5
$\begingroup$

This is the situation someone I know is in:

She has good understandings of stochastic calculus and the very basics about Black-Scholes and binomial model, but nothing more.

Her background is in statistics and she has a lot of experiences in time series modelling.

What would be good books to look at for a job as a quant in a fund or an investment bank?

I think the section in 'Heard on the street' is a nice for interviewing but it is written more like a 'crash course' for interview rather than a proper financial mathematical treatise.

(Though this may be off topic: some general advice is also nice, but I am mainly looking for a book)

$\endgroup$
2
  • 2
    $\begingroup$ I disagree that this is a duplicate, OP specifically asked for books that highlight the practical aspect. I would recommend Taleb's "Dynamic Hedging", imho THE best book on options valuation and trading. $\endgroup$
    – Matt Wolf
    Jan 20, 2014 at 17:26
  • $\begingroup$ I agree with @MattWolf. The person in question needs a book on applied stochastic calculus. I recommend this book: amazon.co.uk/…. $\endgroup$
    – user7897
    Apr 27, 2014 at 11:11

8 Answers 8

5
$\begingroup$

My recommendations would be the following:

For starters in Quantitative Finance:

  • Hull - Options futures and other derivatives
  • Wilmott - Quantitative Finance

For an introduction to volatility:

  • Derman, Miller and Par - The volatility smile
  • Jim Gatheral - The volatility surface

For stochastic calculus:

  • Shreve - Stochastic calculus for finance I and II (I'd focus more on the second part).

For interest rates:

  • Brigo, Mercurio - Interest Rate Models - Theory and Practice

For Foreign exchange:

  • Wystup, U. - FX Options and structured products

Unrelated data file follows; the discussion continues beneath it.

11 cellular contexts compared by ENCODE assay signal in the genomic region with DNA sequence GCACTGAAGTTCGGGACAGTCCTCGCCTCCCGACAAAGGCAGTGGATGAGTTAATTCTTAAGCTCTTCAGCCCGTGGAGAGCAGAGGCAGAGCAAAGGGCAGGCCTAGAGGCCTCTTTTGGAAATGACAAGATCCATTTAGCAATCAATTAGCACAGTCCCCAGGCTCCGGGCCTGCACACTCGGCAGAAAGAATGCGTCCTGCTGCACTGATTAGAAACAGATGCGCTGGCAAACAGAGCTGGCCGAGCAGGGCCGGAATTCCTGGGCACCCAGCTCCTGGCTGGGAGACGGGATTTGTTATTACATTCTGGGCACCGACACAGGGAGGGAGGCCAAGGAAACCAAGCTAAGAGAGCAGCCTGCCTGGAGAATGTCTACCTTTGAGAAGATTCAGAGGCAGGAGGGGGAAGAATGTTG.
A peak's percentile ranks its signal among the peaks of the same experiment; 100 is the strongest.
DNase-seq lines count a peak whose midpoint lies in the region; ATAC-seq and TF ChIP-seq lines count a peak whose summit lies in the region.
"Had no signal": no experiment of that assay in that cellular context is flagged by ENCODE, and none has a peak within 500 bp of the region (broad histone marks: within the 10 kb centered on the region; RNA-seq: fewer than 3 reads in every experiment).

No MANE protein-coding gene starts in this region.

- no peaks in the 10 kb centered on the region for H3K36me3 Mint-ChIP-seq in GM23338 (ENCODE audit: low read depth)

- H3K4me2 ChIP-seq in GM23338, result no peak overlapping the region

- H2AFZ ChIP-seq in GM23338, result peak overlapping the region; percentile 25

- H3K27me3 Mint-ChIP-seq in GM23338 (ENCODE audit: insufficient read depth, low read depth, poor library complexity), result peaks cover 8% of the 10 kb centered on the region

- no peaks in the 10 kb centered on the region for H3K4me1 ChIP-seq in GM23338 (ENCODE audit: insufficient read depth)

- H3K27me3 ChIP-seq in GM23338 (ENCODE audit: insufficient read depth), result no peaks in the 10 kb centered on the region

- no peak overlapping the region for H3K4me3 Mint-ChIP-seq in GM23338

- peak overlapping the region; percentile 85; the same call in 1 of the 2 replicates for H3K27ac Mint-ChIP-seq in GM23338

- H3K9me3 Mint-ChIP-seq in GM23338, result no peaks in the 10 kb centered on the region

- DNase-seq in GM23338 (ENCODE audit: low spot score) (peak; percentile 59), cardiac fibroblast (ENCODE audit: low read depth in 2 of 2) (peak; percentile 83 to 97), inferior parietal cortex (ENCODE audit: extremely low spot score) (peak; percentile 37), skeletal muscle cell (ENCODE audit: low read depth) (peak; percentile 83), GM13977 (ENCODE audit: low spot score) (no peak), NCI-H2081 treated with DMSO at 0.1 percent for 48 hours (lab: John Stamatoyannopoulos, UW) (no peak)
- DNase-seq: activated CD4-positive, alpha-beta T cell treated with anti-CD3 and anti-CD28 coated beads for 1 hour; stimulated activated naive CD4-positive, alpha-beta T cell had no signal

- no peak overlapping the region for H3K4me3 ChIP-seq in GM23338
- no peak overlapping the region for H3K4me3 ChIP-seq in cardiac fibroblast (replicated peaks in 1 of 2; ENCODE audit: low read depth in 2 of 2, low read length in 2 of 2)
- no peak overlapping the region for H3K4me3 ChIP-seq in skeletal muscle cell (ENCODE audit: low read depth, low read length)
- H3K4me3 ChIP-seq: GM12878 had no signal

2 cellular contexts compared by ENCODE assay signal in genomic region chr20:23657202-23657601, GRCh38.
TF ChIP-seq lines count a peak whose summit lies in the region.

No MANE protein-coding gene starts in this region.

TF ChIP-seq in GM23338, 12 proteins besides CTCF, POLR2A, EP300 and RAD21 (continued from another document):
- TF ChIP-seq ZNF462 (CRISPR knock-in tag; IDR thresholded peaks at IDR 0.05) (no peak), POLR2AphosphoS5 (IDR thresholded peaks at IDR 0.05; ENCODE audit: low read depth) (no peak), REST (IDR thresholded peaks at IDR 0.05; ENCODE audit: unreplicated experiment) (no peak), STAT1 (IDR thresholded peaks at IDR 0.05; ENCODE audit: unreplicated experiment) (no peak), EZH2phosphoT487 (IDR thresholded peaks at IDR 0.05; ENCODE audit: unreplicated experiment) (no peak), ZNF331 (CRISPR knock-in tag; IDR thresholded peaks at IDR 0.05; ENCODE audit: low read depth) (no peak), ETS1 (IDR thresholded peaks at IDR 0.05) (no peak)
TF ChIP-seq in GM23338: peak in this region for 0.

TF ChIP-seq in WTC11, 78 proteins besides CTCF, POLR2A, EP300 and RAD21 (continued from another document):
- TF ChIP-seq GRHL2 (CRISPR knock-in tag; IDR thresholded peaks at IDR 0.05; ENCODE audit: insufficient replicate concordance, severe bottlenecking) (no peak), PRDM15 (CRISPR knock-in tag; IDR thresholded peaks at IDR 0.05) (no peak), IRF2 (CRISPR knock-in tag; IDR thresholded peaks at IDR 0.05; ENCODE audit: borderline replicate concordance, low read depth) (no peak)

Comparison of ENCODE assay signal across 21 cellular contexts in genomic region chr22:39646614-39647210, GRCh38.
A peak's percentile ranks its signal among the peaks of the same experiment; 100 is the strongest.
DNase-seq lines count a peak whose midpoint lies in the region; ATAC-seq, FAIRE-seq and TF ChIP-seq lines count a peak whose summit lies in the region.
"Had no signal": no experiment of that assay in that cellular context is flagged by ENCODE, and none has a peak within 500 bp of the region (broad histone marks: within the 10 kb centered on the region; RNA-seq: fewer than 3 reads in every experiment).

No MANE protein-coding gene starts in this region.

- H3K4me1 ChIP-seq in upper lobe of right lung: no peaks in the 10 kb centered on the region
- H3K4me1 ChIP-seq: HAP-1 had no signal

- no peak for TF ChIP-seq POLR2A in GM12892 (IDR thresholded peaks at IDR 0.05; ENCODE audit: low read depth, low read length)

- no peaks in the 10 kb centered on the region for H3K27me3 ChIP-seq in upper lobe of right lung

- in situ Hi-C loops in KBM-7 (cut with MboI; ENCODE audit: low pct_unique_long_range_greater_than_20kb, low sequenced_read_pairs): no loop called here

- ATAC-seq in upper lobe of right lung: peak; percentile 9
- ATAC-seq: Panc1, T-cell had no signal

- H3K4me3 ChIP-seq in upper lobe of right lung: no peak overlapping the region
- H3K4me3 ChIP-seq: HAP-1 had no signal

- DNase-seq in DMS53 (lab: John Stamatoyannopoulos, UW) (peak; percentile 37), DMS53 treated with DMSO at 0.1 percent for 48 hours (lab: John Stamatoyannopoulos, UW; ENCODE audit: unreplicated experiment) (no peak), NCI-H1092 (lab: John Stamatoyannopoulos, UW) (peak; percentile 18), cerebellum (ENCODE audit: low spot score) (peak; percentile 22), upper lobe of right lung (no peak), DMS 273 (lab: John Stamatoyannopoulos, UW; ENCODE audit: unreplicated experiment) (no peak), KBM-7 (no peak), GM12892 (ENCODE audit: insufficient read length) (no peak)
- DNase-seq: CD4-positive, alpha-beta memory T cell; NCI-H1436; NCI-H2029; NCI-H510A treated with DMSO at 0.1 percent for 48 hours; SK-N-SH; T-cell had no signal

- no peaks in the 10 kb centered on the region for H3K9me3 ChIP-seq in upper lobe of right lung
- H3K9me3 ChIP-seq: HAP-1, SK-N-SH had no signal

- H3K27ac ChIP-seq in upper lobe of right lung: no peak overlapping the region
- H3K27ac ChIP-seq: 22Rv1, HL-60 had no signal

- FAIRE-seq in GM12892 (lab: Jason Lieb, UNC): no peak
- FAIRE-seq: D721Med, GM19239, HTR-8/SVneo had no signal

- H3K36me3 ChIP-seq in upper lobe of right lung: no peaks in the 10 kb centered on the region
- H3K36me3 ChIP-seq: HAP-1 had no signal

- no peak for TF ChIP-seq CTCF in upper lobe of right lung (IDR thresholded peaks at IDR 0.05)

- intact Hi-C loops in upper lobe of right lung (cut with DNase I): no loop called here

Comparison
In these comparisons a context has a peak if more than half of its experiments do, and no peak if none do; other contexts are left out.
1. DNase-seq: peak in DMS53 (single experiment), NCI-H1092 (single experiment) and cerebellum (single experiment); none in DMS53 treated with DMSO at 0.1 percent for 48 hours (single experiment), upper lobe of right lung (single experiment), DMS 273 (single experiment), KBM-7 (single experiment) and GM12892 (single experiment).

For trading derivatives (specially equity):

  • Sinclair, Euan - Volatility Trading (nicely pointed out by Brian B)
  • Natenberg, Sheldon - Option Pricing And Volatility - Advanced Strategies And Trading Techniques
$\endgroup$
4
  • $\begingroup$ I personally find Brigo and Mercurio very dense comparing to Piterberg, though admittedly I read neither in details and used them for occasional references. $\endgroup$
    – Lost1
    Feb 16 at 13:38
  • $\begingroup$ My impresion was totally different. I also didnt read Piterbarg in detail however, but found Brigo's much easier to use when you need to take a quick look at something particular. But based on your comment I'll give Piterbarg another chance (in this regard, its a top book on the topic, I have no doubt) $\endgroup$
    – KT8
    Feb 16 at 13:40
  • $\begingroup$ Brigo & Mercurio's is indeed probably better for quick references (and for LMM) but otherwise I find Piterbarg & Andersen's superior if you have the time (and also better for Gaussian term structure models). $\endgroup$ Feb 16 at 19:31
  • 1
    $\begingroup$ Derman's book regarding the Volatility Smile is fantastic. Covers practical application from a very basic theoretical standpoint. The book was used (until Derman retired this year) to teach one of the most highly regarded classes at Columbia Universities MS in Financial Engineering. I took the class, and it teaches you everything you need to know to get started in volatility modeling and trading. $\endgroup$